Jim West hosted a minimalistic Biblical Studies Carnival #211,celebrating the (a few) biblical and theological studies posts in October 2023. If Jim wants to convert to Marie Kondo’s lifestyle, he needs to read what she said about books. For those afraid to click that WSJ link, she says you should own no more than 30 books. I have more than that in my “to be read” pile. Jim also reposted his November 2022 Carnival, so you can go back and see what a Marie Kondo offending carnival looks like. It is positively cluttered with links to excellent posts.
In other news, I discovered Jim West has a Wikipedia page (there are an impressive number of references on his page). Someone needs to do a Wiki for me.
Welcome to Biblical Studies Carnival #210, celebrating the best biblical and theological studies posts in September 2023. Jim West will probably host next month, but if you are a blogger who would like to host a carnival, contact me and we can talk about it
The big news for Biblical Studies in September was the new volume of the Oxyrhynchus Papyri (LXXXVII). This long-running series has published papyri found at the Egyptian city of Oxyrhynchus since 1898. About 10% of this material is literary, and only a fraction of that contains Christian writings. Even so, there are many Christian fragments, including canonical (Septuagint and New Testament) and noncanonical books (for example, Gospel of Thomas, Shepherd of Hermes). If you are interested in just the Christian material, get a copy of Christian Oxyrhynchus: Texts, Documents, and Sources, edited by Lincoln H. Blumell and Thomas A. Wayment (Baylor 2017).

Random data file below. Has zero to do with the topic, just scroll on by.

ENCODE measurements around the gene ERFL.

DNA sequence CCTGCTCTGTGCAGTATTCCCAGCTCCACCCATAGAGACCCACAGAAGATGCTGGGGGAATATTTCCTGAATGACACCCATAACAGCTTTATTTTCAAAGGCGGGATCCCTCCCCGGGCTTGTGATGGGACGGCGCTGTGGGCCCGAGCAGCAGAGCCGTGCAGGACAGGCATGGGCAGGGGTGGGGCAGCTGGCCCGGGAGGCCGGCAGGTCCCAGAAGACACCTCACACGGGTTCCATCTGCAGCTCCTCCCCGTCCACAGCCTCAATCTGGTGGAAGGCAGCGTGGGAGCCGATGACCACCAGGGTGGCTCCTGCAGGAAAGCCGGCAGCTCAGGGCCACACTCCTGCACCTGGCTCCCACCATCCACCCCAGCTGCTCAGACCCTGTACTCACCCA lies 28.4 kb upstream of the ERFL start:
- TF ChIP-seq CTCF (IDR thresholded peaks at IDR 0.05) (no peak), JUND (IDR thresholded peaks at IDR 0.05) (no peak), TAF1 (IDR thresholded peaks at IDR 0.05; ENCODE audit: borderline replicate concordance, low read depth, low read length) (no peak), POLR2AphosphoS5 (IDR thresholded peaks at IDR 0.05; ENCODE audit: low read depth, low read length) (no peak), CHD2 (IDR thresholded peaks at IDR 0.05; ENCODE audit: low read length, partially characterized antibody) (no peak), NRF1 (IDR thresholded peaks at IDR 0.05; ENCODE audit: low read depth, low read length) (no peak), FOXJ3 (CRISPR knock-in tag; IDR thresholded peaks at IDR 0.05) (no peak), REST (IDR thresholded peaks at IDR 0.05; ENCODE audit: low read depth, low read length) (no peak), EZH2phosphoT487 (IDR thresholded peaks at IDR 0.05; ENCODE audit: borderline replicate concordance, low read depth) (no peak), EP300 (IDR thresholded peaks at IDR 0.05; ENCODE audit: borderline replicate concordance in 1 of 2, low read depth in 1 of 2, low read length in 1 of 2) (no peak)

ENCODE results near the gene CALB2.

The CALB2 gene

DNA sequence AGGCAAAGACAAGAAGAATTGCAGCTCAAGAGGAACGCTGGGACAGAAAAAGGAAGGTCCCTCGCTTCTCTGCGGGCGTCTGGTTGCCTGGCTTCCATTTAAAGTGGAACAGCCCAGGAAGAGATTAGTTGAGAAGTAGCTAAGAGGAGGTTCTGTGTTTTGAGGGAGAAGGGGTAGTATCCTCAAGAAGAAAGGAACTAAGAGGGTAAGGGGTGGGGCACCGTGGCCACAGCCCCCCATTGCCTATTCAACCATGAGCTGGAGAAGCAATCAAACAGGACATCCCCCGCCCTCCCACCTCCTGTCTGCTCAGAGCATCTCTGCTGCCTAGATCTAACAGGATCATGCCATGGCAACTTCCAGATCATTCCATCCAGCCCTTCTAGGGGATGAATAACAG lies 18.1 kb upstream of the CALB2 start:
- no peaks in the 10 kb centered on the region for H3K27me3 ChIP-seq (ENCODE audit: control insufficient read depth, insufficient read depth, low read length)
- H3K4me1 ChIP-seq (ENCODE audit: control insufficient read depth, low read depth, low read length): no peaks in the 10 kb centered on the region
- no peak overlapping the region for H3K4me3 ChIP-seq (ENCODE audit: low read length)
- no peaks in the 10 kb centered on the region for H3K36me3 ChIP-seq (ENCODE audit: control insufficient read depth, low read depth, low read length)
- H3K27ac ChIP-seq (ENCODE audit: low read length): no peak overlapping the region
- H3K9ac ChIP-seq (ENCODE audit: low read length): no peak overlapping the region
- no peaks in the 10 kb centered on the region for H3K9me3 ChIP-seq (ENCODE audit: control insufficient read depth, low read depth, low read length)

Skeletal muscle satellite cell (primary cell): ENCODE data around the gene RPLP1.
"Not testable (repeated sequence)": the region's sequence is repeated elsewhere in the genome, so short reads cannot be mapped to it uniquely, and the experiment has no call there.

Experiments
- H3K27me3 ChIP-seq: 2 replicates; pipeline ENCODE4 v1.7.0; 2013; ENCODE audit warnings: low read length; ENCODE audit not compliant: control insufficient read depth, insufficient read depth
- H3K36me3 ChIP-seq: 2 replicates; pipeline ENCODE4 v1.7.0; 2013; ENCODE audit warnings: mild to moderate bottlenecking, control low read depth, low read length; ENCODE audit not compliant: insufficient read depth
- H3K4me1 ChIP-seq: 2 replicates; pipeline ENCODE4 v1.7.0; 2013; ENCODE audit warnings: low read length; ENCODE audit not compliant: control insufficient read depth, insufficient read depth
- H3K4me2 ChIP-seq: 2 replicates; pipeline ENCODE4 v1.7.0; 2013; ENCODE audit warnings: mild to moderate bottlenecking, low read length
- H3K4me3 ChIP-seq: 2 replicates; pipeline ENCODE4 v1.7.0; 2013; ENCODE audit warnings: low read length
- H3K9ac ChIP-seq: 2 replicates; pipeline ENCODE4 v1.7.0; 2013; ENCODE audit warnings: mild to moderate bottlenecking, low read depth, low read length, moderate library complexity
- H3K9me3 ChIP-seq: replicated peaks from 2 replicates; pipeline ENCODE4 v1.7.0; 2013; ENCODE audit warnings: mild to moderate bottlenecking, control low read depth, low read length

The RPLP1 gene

Included in this new volume is P.Oxy. 5575, a fragment likely dated to the second century containing sayings similar to Luke 12:22/Matt 6:25a (lines 1-5), the Gospel of Thomas 27 (lines 6-10), and Luke 12:24/Matt 6:25b–26 (lines 11-14).Mark Goodacre shared a PDF synopsis of the text of the fragment. Mark discussed this fragment on his resurrected NT Podcast with the ironic title, “Has Q been discovered?” This podcast is only 14 minutes long and is an excellent place to start. (Spoiler: Not surprises: Goodacre says this is not Q).